Customers have always paid to interconnect their solar to the utility’s grid. The dispute between Dominion and its customers is about whether Dominion can insist they pay the entire cost of expensive new fiber-optic wire and other cool technology that could make the distribution grid better for everyone, but which any one customer can’t afford. These upgrades could enable not just more solar but also electric vehicle charging in our communities, vehicle-to-grid technology and programs allowing utilities to make use of customers’ battery storage. But if the technology really is that valuable (a determination that should be made by the SCC, not Dominion), then getting it shouldn’t depend on how deep a customer’s pocket is — especially when that customer is a local government and, therefore, effectively, the Virginia taxpayer.

This year’s interconnection bill would have allowed a utility to recover the costs of these grid upgrades from ratepayers, with SCC oversight. Even Dominion would have been better off with the bill, something it would have recognized if its lizard brain weren’t in charge at the time. The General Assembly should pass the bill.

An untapped three gigawatts of energy are waiting off our coast

Dominion’s 2,600 megawatt Virginia offshore wind project is due to begin construction this year, but it is not the only game in town. The Kitty Hawk offshore wind area situated off North Carolina can deliver up to 3,500 megawatts of energy through a cable that will come ashore at Virginia Beach. All that is holding up the project is the lack of a customer.  Offshore wind is more expensive than solar, but we have a lot of power-hungry data centers who could pay a clean energy tariff that would include Kitty Hawk wind.

Maximize efficiency in buildings

Possibly the best piece of energy legislation to pass this year was the bill that directs local governments and schools to build to higher efficiency standards and incorporate renewable energy, as appropriate. The language could have been even stronger, but as it is, it will deliver significant cost savings for taxpayers.

In fact, local governments will now build to better standards than most homeowners get for themselves when they buy a house.  That’s because Virginia’s residential building code is pathetically behind the times when it comes to energy efficiency. Home buyers and renters would save more than enough money on utility bills to cover the upfront cost of better housing construction, but builders won’t voluntarily meet higher standards because it reduces profits. That should not be acceptable.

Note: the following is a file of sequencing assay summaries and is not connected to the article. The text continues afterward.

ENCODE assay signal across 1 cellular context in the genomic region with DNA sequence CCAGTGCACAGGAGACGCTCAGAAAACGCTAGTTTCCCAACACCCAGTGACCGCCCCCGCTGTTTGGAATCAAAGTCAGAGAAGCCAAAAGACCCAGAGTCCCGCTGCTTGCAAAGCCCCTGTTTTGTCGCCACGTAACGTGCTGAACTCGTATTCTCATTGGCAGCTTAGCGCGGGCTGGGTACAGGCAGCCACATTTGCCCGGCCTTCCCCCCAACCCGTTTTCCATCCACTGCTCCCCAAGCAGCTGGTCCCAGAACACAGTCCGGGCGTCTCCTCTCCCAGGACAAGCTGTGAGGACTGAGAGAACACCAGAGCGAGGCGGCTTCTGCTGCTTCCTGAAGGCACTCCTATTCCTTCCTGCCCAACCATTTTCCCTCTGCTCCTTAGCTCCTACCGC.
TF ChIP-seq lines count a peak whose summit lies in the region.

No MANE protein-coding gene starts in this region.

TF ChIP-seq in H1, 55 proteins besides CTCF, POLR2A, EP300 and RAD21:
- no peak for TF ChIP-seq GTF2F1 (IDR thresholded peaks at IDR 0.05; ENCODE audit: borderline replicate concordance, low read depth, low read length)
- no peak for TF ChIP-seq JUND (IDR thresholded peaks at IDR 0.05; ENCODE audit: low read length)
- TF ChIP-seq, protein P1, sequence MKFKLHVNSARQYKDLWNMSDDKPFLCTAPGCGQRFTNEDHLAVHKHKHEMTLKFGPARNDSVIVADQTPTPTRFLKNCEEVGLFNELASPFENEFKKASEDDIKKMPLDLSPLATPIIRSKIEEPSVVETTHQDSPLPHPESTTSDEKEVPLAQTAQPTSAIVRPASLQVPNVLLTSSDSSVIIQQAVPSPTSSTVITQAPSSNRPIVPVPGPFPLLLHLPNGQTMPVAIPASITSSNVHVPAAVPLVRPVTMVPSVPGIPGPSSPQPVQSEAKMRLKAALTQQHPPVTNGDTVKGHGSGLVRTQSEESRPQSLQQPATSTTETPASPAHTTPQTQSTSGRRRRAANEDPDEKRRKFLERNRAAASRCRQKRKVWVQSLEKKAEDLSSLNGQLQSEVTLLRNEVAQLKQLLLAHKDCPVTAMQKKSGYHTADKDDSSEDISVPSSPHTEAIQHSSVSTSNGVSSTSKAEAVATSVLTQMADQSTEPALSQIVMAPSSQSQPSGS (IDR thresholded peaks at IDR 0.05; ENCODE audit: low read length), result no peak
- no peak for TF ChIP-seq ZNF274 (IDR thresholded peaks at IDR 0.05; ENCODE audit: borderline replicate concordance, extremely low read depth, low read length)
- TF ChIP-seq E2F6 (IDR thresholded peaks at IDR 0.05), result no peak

Legislation passed in 2021 directed the Board of Housing and Community Development to consider amendments that would strengthen the building code. BHCD, which is dominated by builder and real estate interests, simply ignored the law. The matter is now in litigation (and the governor is trying to weaken the code even further), but the General Assembly could resolve the matter by directing BHCD to adopt efficiency measures at least as strong as the national standards set by the International Building Code Council (itself under fire for allowing builder interests to weaken efficiency standards), and to allow local governments to adopt stronger “stretch codes” to help residents save even more money and energy.

Going further, new and renovated buildings should be required to use electricity in place of methane gas, oil or propane for heating, cooling and appliances wherever practicable. Though building electrification increases electricity consumption, electricity is a more efficient technology than burning fossil fuels in the home, so it contributes to lower energy costs for residents and a smaller carbon footprint for the state overall.

It’s a shame the General Assembly settled for simply not going backwards this year, but it is a good sign that Marsden and others are not waiting for next year to consider ways to get us back on the carbon-cutting wagon. With the climate clock ticking, we have no more time to lose.


A version of this article appeared in the Virginia Mercury on April 29, 2024.